Beyond Crisis: Re-evaluating Pakistan

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Naveeda Khan
Routledge, Apr 27, 2012 - Political Science - 544 pages
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Through the essays in this volume, we see how the failure of the state becomes a moment to ruminate on the artificiality of this most modern construct, the failure of nationalism, an opportunity to dream of alternative modes of association, and the failure of sovereignty to consider the threats and possibilities of the realm of foreignness within the nation-state as within the self.

The ambition of this volume is not only to complicate standing representations of Pakistan. It is take Pakistan out of the status of exceptionalism that its multiple crises have endowed upon it. By now, many scholars have written of how exile, migrancy, refugeedom, and other modes of displacement constitute modern subjectivities. The arguments made in the book say that Pakistan is no stranger to this condition of human immigrancy and therefore, can be pressed into service in helping us to understand our present condition.

 

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Contents

Introduction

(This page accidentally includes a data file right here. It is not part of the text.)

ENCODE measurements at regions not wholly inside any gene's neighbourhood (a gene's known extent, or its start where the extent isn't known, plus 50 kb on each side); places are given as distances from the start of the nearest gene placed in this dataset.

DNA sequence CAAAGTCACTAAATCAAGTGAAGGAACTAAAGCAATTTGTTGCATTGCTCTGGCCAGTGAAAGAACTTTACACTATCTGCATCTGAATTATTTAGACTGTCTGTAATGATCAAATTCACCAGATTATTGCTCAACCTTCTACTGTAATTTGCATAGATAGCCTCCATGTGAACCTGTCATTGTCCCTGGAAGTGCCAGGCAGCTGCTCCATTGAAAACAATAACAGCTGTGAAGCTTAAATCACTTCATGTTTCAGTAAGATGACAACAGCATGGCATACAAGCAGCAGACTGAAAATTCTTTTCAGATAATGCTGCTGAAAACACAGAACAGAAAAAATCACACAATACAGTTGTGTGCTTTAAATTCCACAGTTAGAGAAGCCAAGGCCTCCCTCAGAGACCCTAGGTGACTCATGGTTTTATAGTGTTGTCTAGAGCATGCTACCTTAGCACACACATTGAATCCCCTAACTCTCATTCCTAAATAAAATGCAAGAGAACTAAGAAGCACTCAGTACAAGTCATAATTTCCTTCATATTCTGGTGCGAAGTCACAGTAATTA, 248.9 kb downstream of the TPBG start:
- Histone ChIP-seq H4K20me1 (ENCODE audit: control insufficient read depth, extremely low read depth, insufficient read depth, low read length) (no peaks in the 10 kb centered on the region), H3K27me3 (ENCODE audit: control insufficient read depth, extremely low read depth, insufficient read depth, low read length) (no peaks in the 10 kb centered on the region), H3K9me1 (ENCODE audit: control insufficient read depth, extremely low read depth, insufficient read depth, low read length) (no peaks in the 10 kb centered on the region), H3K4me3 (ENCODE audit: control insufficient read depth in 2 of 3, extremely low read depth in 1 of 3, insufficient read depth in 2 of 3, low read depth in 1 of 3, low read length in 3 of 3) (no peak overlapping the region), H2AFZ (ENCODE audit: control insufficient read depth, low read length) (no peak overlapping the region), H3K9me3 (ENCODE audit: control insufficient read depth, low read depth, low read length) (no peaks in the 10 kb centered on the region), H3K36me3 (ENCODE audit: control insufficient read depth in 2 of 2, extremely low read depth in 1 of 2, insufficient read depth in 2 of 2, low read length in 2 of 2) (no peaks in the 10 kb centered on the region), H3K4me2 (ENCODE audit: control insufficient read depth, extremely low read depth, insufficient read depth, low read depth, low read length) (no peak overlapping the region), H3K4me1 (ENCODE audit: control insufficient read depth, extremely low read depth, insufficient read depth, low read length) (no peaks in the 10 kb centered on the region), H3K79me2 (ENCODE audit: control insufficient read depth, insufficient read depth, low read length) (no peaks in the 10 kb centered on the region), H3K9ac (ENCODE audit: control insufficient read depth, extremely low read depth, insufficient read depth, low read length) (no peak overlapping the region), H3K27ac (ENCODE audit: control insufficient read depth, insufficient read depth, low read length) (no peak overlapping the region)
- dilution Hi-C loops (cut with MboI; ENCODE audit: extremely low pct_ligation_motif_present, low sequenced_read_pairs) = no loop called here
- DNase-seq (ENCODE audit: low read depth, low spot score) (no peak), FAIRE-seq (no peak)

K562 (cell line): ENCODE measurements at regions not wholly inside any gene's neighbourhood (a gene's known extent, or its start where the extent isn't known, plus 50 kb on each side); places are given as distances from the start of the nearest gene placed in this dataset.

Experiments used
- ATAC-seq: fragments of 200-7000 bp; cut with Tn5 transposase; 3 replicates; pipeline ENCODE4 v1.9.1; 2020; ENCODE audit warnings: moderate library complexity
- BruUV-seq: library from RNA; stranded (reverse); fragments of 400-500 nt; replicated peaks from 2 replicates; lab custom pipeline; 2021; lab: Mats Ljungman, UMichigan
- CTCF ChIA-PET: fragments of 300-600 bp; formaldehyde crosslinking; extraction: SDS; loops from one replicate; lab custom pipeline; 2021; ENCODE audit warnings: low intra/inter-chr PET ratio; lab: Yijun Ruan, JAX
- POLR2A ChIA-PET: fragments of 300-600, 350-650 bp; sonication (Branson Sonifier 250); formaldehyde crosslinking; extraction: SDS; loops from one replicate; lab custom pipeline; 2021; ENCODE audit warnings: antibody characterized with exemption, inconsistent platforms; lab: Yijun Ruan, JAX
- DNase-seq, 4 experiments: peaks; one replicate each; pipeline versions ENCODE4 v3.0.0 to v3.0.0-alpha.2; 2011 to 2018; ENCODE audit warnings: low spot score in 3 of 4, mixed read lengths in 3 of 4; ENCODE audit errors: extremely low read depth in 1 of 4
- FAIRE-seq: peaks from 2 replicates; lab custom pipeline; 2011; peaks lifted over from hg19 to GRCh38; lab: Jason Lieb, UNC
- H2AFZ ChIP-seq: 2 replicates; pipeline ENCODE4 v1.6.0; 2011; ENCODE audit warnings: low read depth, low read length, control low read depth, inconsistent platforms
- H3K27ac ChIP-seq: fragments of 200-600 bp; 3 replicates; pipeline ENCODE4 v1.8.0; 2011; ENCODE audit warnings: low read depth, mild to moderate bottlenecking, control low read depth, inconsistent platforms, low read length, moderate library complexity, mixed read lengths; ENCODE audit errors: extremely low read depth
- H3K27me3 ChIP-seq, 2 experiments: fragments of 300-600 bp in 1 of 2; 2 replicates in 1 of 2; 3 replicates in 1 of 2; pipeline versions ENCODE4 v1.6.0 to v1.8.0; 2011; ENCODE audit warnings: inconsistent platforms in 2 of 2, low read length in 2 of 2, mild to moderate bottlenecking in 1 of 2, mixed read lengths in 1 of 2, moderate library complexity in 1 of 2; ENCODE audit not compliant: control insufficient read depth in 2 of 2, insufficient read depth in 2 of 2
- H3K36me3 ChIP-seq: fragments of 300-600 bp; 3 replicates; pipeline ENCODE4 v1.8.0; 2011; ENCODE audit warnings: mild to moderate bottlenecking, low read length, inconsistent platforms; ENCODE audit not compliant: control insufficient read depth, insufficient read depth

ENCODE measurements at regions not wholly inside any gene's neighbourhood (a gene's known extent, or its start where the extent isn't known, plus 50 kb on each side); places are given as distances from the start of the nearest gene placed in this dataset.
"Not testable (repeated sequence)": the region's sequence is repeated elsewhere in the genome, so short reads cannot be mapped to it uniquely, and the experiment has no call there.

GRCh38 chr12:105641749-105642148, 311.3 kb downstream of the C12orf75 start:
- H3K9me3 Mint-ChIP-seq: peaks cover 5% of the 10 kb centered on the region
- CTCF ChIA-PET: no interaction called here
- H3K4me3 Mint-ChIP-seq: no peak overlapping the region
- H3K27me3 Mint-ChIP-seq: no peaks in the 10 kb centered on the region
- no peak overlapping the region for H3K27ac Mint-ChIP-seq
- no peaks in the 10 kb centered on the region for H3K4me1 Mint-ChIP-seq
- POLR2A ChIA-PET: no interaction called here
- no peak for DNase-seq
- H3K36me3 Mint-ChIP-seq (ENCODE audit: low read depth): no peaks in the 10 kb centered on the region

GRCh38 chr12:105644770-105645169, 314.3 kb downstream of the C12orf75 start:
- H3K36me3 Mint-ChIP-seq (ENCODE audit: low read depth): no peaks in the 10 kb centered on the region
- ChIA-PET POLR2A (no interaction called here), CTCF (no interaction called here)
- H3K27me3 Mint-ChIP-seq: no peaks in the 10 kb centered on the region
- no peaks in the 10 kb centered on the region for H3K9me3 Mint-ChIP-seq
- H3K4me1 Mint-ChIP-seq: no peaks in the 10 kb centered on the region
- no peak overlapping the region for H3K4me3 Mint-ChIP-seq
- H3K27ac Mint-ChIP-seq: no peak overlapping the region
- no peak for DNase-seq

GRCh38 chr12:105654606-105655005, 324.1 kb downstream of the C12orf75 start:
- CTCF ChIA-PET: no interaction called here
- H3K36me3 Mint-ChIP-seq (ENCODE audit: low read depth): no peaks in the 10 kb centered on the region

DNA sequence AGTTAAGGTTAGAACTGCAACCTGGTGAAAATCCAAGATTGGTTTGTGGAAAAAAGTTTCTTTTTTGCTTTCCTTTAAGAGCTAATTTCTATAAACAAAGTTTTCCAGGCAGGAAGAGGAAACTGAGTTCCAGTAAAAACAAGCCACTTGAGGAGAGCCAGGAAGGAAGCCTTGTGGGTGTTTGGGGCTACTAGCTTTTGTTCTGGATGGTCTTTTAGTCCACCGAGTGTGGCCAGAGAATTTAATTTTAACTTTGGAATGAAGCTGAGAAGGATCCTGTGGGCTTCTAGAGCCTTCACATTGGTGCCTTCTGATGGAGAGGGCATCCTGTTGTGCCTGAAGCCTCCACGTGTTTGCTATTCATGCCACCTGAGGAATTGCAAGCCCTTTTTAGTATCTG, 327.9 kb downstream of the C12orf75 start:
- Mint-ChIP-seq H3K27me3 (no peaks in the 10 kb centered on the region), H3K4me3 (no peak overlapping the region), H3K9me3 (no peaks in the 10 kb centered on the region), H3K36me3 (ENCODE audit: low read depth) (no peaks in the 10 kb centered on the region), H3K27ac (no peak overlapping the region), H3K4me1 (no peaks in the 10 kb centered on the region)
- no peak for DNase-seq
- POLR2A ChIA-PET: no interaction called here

1
Part I Artificiality of the State
29
Part II The Difficulty of Nationalist Visions
143
Part III Foreignness Within
271
Part IV The Everyday
399
Afterwords
519
Bibliography
541
Note on the Editor
565
Notes on Contributors
566
Index
569
Copyright

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About the author (2012)

Naveeda Khan is assistant professor in the Department of Anthropology at Johns Hopkins University. She received her masters in anthropology from the New School for Social Research in 1995. She completed her Ph.D. in anthropology from Columbia University in 2003, writing her doctoral dissertation on how sectarian violence is folded into everyday life through processes of mosque construction and violent seizures in Lahore, Pakistan. She is currently completing a book manuscript titled 'Muslim Perfectionism: Sectarianism and The Passage of a Promise in Pakistan'.

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